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Modi features in Time Magazine's list of 100 most influential people, but there is a catch

  • Indian Prime Minister Narendra Modi has been featured in Time Magazine’s “Most Influential People of 2020” list, but there is a catch - as his influence as the leader of the world’s largest democracy, often projected glowingly as a vibrant, secular society, is described without its glossy veneer.
25 Sep 2020

Indian Prime Minister Narendra Modi has been featured in Time Magazine’s “Most Influential People of 2020” list, but there is a catch - as his influence as the leader of the world’s largest democracy, often projected glowingly as a vibrant, secular society, is described without its glossy veneer.

Penned by Karl Vick, Editor-at-Large at Time Magazine, he provides the context of Indian society prior to the socio-political dominance of the Bharatiya Janata Party, as a multicultural populace comprising of Christians, Muslims, Sikhs, Buddhists, Jains, and other religious sects, with prominent individuals such as the Dalai Lama (who spent most of his life in refuge in India) describing it as “an example of harmony and stability”.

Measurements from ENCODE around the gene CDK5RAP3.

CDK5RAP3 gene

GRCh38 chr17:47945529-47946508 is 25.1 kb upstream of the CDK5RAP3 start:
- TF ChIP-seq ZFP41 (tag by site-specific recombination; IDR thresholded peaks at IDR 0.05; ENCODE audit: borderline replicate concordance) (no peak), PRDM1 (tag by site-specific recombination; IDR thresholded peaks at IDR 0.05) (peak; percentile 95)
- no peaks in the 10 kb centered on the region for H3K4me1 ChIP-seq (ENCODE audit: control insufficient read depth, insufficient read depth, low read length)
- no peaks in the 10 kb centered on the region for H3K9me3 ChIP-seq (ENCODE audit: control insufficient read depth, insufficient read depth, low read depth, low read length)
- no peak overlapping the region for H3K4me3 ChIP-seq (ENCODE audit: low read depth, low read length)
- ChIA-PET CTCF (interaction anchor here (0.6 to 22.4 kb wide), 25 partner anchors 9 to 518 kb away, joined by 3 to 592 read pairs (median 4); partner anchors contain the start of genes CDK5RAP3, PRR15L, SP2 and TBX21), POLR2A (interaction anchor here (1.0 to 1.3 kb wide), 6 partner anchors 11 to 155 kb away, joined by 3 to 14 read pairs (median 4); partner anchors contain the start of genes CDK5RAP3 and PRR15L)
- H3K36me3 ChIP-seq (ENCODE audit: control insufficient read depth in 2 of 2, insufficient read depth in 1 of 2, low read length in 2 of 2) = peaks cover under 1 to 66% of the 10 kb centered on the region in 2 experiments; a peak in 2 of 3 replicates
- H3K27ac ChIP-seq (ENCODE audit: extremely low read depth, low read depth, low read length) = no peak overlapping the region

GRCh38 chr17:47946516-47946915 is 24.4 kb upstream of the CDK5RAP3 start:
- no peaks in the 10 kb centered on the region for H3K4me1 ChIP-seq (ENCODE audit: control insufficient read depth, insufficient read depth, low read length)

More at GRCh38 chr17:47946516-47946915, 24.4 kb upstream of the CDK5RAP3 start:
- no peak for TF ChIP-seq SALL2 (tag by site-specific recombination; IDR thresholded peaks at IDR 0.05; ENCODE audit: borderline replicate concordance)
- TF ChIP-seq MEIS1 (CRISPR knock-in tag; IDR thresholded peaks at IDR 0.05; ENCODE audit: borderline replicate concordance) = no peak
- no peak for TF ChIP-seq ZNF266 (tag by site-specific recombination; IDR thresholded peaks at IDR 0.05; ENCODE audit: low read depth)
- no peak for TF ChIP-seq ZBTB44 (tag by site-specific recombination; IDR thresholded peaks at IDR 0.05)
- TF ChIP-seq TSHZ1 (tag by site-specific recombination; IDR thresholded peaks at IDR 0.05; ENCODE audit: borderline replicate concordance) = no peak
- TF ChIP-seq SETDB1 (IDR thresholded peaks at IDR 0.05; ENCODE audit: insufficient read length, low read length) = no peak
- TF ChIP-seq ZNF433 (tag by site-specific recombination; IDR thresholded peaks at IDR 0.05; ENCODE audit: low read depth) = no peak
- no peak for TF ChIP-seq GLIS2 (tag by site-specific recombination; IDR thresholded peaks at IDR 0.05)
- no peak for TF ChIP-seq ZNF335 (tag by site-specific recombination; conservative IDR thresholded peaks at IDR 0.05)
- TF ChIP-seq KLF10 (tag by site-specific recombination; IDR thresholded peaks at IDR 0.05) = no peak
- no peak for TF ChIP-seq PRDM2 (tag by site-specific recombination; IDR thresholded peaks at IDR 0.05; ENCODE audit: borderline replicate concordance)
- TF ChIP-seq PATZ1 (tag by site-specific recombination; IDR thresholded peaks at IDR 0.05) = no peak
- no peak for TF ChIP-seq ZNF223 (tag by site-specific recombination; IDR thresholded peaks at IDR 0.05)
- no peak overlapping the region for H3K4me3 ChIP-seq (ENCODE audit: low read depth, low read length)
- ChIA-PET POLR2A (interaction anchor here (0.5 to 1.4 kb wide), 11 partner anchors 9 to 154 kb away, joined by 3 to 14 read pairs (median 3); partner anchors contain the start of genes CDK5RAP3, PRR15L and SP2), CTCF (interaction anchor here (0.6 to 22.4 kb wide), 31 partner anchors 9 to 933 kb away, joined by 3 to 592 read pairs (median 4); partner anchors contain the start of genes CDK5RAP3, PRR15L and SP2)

Unfortunately, in a country established on the norms of pluralism and democratic stability, India under the tutelage of Narendra Modi has descended into a rule of the majority, with the 80% of the populace comprising Hindus serving as the main demographic of focus for the Bharatiya Janata Party. Vick adds that “though almost all of India’s Prime Ministers have come from the nearly 80% of the population that is Hindu, only Modi has governed as if no one else matters”.

Elected on a promise of empowerment, economic stability, and poverty alleviation, Vick mentions that “the crucible of the [COVID-19] pandemic became a pretence for stifling dissent”, as the Indian economy has contracted by 24% (the worst in South Asia), with millions at the risk of slipping back into the poverty trap, and an estimated 140 million job losses. Unfortunately, the Modi government’s strategy of rhetoric over substance, not to mention the tight grip over the country’s leading media outlets, has allowed any constructive debate over the government’s performance to be “crowded out”.